Inequality is an underlying issue in much of what we cover, whether it is the contribution tax avoidance makes to global inequality uncovered by the Panama Papers or the growing erosion of the middle class in the United States, as exposed by much of our money-in-politics-led reporting.
Net access as a human right
One coverage area that has enabled us to link policy to inequality is access to broadband in the United States. Rather than look at it through a purely speed or net neutrality lens, Allan Holmes has written about the social and economic implications of poor U.S broadband quality and access.
This week Allan launched a series – combined with an entirely new data set on the problem from Ben Wieder – showing how high-quality broadband availability mysteriously stops on the border of poorer suburbs across America. It’s a story built on reporting, a human narrative and importantly on data. The national perspective on the problem cannot be ignored if you look at the amazing national map of broadband access developed by Chris Zubak-Skees. I suspect that map, based on a new compilation of data described here by Ben, will become a definitive resource.
The video on the story by Eleanor Bell Fox is a strong exposition of the problem in a different medium.
Why do we care? Because, as one of the sources in the story says, access to broadband is now a necessity, not a luxury. “Internet access…is the civil rights issue of our time.” Huffington Post, our co-pubishing partner on the story recognized the importance of the piece with “front page” treatment.
The Broadband project is supported by the Ford Foundation, whose president Darren Walker last year committed the organization to more strongly work to combat inequality worldwide. There is significant international interest in this entire area of broadband access with places like Estonia declaring it a human right and the United Nations debating it.
World Bank recognition and Panama Papers
The International Consortium of Investigative Journalists has rightly dominated these notes and the much of the world news agenda in recent weeks with the Panama Papers.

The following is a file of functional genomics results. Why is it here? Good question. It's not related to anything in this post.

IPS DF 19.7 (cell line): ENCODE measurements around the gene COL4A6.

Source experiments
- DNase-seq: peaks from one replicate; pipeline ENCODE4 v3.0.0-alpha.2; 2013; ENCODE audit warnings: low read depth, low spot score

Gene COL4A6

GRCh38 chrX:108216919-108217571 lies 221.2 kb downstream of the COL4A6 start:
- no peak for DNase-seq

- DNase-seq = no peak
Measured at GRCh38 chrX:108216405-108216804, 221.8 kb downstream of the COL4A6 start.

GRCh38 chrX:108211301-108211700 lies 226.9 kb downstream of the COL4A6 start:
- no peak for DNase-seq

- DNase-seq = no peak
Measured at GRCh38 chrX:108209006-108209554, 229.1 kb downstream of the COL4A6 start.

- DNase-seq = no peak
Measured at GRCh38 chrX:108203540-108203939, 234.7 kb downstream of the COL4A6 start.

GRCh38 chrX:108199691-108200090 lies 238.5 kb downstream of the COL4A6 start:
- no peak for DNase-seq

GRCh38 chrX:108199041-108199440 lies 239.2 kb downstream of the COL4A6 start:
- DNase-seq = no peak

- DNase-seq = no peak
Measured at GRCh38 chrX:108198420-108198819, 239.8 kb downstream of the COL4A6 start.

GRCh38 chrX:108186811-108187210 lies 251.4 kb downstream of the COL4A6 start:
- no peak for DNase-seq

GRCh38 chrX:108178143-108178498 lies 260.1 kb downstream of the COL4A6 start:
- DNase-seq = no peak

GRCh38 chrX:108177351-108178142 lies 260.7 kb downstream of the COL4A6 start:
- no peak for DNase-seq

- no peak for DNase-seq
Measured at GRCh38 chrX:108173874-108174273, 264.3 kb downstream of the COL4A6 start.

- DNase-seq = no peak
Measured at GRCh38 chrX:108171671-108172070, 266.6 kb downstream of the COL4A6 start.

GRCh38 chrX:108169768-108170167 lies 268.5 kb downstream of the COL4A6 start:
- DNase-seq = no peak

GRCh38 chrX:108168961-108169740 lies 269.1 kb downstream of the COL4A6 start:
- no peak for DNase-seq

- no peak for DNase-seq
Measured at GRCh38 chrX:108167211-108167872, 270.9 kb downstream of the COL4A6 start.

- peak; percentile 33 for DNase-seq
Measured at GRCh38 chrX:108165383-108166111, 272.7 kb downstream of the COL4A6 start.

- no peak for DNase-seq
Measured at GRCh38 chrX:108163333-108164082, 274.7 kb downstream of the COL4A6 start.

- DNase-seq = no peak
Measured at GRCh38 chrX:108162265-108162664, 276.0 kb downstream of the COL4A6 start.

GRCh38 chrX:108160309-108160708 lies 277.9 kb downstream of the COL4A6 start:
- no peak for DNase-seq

A story which keeps on giving though is the ICIJ investigation into World Bank policies that trigger displacement of millions around the world. A project with the Huffington Post, Evicted & Abandoned, led on our side by Michael Hudson and Sasha Chavkin, won the New York Press Club “Golden Keyboard” award — a couple of weeks after it also won the Whitman Bassow award at the Overseas Press Club.
On the Panama Papers it is worth noting that the New York Times and Washington Post are now officially inside the consortium working on the project as reported by the NiemanLab. In a note last week I commented on the release by the leaker of a manifesto for blowing the whistle on the avoidance and evasion.
This week the ICIJ launched what amounts to phase two of the project with a vast release of the underlying structures of the “Russian doll” company structures and the people behind them. It’s a massive undertaking and another huge credit to the work of the ICIJ data team led by Mar Cabra out of Spain. Read Marina Guevara Walker’s explanation.
Back in the USA
Executive Editor Gordon Witkin calls out members of the team:
Fred Schulte for a story on a GAO report that essentially confirmed Fred’s terrific Medicare Advantage stories. The pickup also underscored the power of Fred’s work, and the respect it commands in health-care world. The piece was reprinted by NPR’s SHOTS blog, and picked up by Kaiser Health News, POLITICO and STAT. Fred’s ongoing Medicare reporting also got a shout-out from the Washington Post.
More long hours and rich, quick-turnaround work from our federal politics team—John Dunbar, Dave Levinthal, Carrie Levine and Michael Beckel —with assists from Chris Zubak-Skees and Jared Bennett. They crunched numbers from Kantar Media/CMAG and The Tracking Firm to provide a preview of the spending in the Indiana primary.
After the votes came in, they published a follow-up, which found that Ted Cruz and his allies spent about $10 per vote in Indiana (and lost), while Trump spent only about $1.50 for vote on ads in his wining effort. The story was co-published with NBC News. The piece was cited by AL.com.
What we’re reading and thinking about
Public Integrity reporter Kristen Lombardi features in a passionate piece in the Huffington Post about a new book: Catholic Women Confront Their Church. Kristen was among the first to report on the scandal of Catholic priests in Boston when she was at the Phoenix — the subject that eventually became the film Spotlight.
I welcome feedback on this note.
Peter Bale, CEO
The Center for Public Integrity,